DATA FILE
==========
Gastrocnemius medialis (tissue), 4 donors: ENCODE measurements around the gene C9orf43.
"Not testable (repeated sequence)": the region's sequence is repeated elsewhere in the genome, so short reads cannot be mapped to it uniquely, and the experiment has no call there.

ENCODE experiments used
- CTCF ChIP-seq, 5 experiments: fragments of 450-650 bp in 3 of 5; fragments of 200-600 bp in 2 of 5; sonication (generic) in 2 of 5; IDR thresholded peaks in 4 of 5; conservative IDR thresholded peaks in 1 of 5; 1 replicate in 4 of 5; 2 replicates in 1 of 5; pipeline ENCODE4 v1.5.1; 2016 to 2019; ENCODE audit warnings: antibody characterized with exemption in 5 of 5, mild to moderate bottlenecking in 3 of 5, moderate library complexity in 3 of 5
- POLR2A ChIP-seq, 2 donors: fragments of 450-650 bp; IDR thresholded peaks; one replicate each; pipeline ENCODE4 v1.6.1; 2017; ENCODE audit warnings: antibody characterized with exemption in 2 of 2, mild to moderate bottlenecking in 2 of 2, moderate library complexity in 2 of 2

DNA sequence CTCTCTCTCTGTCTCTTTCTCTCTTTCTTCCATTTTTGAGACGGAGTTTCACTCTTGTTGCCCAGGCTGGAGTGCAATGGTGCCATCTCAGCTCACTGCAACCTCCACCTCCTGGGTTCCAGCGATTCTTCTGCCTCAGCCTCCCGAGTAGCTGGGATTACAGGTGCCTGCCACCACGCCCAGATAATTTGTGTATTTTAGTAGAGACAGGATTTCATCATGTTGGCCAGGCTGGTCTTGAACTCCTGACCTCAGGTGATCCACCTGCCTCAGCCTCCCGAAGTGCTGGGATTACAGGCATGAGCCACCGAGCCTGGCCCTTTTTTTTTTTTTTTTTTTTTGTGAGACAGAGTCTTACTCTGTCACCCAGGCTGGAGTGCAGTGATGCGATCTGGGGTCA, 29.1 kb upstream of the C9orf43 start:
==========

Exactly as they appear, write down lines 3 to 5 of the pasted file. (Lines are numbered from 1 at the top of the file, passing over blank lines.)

ENCODE experiments used
- CTCF ChIP-seq, 5 experiments: fragments of 450-650 bp in 3 of 5; fragments of 200-600 bp in 2 of 5; sonication (generic) in 2 of 5; IDR thresholded peaks in 4 of 5; conservative IDR thresholded peaks in 1 of 5; 1 replicate in 4 of 5; 2 replicates in 1 of 5; pipeline ENCODE4 v1.5.1; 2016 to 2019; ENCODE audit warnings: antibody characterized with exemption in 5 of 5, mild to moderate bottlenecking in 3 of 5, moderate library complexity in 3 of 5
- POLR2A ChIP-seq, 2 donors: fragments of 450-650 bp; IDR thresholded peaks; one replicate each; pipeline ENCODE4 v1.6.1; 2017; ENCODE audit warnings: antibody characterized with exemption in 2 of 2, mild to moderate bottlenecking in 2 of 2, moderate library complexity in 2 of 2